Approximatively 1,000,000 workers in the EU are exposed to benzene in industries that make or use benzene. Benzene is classified as Carcinogenic Category 1A, which means it is a proven cause of cancer in humans.
The link between benzene and cancer has largely focused on leukaemia and other cancers of blood cells. The main way people are exposed is by breathing in air containing benzene. Benzene can also be absorbed through the skin during contact with a source such as gasoline, although this is less common because liquid benzene evaporates quickly.
Where risks occur
Benzene producing or using industries include occupations where oil and gas are produced, refined, distributed, sold and where petroleum products are used. Further occupations with potential exposure are in coke production, manufacture and use of chemicals (including some lubricants, dyes, detergents, drugs and pesticides), automotive repair, footwear production, firefighting, and various occupations involving exposure to exhaust fumes from combustion engines.
Furthermore, occupations that may be exposed include steel workers, printing workers, laboratory technicians and workers in solar thermal plants, as benzene is generated by the degradation of the heat transfer fluid.
More about the substance
Benzene is a colourless or light-yellow liquid chemical at room temperature. It evaporates quickly when exposed to air. It is used primarily as a solvent in the chemical and pharmaceutical industries, as a starting material and an intermediate in the synthesis of numerous chemicals including plastics, lubricants, rubbers, dyes, detergents, drugs, and pesticides.
Both natural and men-made processes produce benzene. It is a natural component of crude oil and gasoline (and therefore motor vehicle exhaust), as well as tobacco smoke. Other natural sources include gas emissions from volcanoes and forest fires.
How the symptoms can affect you
Chronic exposure to benzene mainly harms the bone marrow, the soft, inner parts of bones where new blood cells are made. This can result in anaemia (a low red blood cell count), which can cause a person to feel weak and tired, a low white blood cell count, which can lower the body’s ability to fight infections and different types of leukaemia. Harmful effects on the immune system and the reproductive system have also been described, such as disruption of menstrual cycles.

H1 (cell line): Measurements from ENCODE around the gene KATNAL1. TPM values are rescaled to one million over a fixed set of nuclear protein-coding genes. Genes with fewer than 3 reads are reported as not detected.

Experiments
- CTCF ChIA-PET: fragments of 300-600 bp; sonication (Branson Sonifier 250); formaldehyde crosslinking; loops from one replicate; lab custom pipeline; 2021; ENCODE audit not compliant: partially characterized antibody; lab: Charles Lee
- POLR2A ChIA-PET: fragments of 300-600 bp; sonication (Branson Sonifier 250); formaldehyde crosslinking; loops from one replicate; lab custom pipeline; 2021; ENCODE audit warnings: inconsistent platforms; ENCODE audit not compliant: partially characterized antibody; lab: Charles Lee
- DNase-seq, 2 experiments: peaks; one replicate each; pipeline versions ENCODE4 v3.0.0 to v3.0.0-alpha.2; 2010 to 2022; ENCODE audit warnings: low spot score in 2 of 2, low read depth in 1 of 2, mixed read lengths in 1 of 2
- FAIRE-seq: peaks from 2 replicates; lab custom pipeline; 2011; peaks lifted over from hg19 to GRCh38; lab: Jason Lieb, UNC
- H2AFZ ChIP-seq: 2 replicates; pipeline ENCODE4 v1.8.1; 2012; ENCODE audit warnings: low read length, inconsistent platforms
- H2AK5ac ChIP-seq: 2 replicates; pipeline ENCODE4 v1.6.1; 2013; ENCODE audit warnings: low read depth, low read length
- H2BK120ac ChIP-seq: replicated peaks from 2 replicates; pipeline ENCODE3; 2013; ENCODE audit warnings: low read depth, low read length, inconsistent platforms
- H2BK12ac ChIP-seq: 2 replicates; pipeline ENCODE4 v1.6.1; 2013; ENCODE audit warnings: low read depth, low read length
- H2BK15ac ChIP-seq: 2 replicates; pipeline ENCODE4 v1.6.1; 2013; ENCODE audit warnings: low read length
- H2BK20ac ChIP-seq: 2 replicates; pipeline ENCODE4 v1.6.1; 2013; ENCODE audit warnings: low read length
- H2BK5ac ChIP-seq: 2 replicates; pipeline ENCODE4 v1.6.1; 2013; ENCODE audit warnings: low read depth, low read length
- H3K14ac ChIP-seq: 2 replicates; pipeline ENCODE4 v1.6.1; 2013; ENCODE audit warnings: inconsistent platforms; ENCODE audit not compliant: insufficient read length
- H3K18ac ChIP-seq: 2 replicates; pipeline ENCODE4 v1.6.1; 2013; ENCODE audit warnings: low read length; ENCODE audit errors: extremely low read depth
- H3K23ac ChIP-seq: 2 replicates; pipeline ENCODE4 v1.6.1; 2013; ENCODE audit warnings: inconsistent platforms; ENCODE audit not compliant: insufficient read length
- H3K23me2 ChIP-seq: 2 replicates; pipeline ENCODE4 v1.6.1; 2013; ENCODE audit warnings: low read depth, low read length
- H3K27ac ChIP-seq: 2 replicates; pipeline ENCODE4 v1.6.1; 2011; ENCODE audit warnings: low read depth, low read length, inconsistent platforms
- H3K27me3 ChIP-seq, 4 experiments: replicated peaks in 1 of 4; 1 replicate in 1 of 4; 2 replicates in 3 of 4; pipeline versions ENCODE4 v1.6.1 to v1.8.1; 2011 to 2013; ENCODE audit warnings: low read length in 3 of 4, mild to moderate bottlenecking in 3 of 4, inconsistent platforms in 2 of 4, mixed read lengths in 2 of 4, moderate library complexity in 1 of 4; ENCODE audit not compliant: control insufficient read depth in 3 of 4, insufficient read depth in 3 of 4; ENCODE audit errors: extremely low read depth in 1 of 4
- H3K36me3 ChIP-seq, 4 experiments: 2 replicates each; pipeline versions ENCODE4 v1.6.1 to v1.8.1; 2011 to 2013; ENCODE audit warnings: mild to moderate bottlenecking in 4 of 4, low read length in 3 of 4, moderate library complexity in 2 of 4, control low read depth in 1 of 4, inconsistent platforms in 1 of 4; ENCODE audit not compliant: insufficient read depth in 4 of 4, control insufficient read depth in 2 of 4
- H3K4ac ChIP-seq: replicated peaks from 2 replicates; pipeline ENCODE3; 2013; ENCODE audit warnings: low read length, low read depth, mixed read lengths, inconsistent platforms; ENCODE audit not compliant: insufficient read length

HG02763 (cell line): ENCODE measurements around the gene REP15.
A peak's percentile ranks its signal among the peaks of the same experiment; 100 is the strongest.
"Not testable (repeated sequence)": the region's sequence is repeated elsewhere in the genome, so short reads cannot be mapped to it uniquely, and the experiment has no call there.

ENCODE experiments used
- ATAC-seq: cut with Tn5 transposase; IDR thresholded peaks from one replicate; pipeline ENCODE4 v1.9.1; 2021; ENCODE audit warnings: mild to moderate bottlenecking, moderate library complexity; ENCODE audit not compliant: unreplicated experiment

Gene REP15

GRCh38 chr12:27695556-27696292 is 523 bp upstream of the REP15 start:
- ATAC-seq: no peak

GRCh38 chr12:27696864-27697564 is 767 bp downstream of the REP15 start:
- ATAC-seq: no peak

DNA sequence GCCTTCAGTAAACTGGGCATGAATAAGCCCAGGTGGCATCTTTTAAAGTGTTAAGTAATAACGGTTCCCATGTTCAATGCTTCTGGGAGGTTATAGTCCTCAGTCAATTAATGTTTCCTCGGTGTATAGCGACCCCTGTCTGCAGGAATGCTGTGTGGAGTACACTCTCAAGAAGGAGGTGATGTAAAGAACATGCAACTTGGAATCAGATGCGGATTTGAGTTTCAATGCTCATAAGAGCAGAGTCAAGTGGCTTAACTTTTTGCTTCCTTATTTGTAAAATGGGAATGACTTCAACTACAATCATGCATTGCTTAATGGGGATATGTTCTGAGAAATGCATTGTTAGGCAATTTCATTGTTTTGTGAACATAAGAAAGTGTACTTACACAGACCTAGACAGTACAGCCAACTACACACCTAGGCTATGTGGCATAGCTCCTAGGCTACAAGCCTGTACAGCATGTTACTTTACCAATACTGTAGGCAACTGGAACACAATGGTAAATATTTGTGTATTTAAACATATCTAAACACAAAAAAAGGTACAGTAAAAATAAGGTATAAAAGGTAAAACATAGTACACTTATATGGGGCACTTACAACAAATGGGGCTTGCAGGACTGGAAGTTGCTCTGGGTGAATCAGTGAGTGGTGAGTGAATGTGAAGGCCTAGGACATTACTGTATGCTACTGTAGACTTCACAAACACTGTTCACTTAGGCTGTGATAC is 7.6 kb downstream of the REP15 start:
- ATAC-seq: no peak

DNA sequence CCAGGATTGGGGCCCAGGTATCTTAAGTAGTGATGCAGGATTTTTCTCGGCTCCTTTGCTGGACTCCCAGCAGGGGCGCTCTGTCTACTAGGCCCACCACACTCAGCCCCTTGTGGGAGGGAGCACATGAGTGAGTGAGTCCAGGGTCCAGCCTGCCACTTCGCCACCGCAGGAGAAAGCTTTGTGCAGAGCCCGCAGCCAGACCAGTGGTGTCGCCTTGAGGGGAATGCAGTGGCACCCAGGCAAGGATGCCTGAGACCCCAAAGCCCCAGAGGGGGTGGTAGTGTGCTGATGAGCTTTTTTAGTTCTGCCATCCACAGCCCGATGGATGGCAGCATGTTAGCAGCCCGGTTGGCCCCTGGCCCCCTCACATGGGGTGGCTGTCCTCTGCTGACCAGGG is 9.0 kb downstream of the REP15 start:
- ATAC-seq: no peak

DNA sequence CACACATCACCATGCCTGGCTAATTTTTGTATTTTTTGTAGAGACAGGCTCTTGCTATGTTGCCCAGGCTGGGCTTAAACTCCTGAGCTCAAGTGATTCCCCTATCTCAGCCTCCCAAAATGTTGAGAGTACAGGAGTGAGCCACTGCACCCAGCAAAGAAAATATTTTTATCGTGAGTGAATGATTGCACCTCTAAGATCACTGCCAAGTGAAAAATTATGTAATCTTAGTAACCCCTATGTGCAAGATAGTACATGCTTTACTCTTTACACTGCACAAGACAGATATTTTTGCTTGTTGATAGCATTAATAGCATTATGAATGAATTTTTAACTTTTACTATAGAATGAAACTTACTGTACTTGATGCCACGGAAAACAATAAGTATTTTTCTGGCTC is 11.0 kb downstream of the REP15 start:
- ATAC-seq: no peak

In addition to its carcinogenic effects on the bone marrow, benzene can produce other acute and chronic health effects. Short-term exposure to high concentrations can lead to symptoms as dizziness, nausea, headache, convulsions, unconsciousness, and cardiac disturbances. It can also be a moderate eye and skin irritant. Smoking increases the risks since cigarette smoke is a major source of benzene exposure. It is important to realise, that the latency period between exposure and benzene related cancer varies from one to 10 years.
What you can do
The best solution is to control exposure by elimination or substitution, for example replacing benzene with another solvent or enclosing the benzene source. Apply adequate technical risk management measures available for the different processes to control exposure (i.e. ventilation) and check your organisational risk reduction strategies. Perform proper exposure measurements so it is known when actions should be taken. Inform workers about the risks and preventive measures. Prevent skin contact.
Personal protective equipment should not be used as the only preventive measure. As many of the above technical and organisational measures as possible must have been implemented beforehand. Make sure the proper personal protective equipment is used. In addition, when selecting equipment, the anatomy of the workers who will be using it must be taken into account and, in the case of respiratory protective equipment based on facial adjustment, it is highly recommended that a fit test be carried out on each person.
EU directive (unless specified otherwise below)
Until 05.04.2024 3,25 mg/m³
Until 05.04.2026 1,65 mg/m³
As of 06.04.2026 0,66 mg/m³
Read directive 2022/431/EU here
|Country||National limit value||National reference|
|Austria||3,2 mg/m³ (TWA)|
12,8 mg/m³ Short term
|To be included|
|Belgium||3,25 mg/m³ (TWA)||Belgium reference|
|Bulgaria||EU directive||To be included|
|Croatia||EU directive||Croatian reference|
|Czech Republic||EU directive||To be included|
|Cyprus||EU directive||To be included|
|Denmark||1,6 mg/m³ (TWA)|
3,2 mg/m³ Short term
|To be included|
|Finland||3,25 mg/m³ (TWA)||Finnish reference|
|France||3,25 mg/m³ (TWA)||French reference|
|Germany||1,9 mg/m³ (TWA)|
15,2 mg/m³ short term
|Greece||EU directive||To be included|
|Hungary||3,25 mg/m³ short term||Hungarian reference|
|Iceland||EU directive||To be included|
|Ireland||3,25 mg/m³ (TWA)||To be included|
|Italy||3,25 mg/m³ (TWA)||To be included|
|Latvia||3,25 mg/m³ (TWA)||To be included|
|Lithuania||EU directive||Lithuanian reference|
|Luxembourg||EU directive||To be included|
|Malta||EU directive||To be included|
|North Macedonia||3,25 mg/m³ (TWA)|
13 mg/m³ short term
|The Netherlands||0,7 mg/m³ (TWA)||To be included|
0,2 ppm (TWA)
|Poland||1,6 mg/m³ (TWA)||To be included|
|Portugal||EU directive||Portuguese reference|
|Romania||3,25 mg/m³ (TWA)||To be included|
|Serbia||-||To be included|
|Slovakia||EU directive||Slovakian reference|
|Slovenia||EU directive||Slovenian reference|
|Spain||3,25 mg/m³ (TWA)||Spanish reference|
|Sweden||1,5 mg/m³ (TWA)|
9 mg/m³ short term
|Turkey||3,25 mg/m³ (TWA)||To be included|
|This data was carefully collected. However, the data is subject to change and was last updated July 6, 2023
References: CLP, IARC, ATSDR (2016) ToxFAQsTM, Study on Impact assessment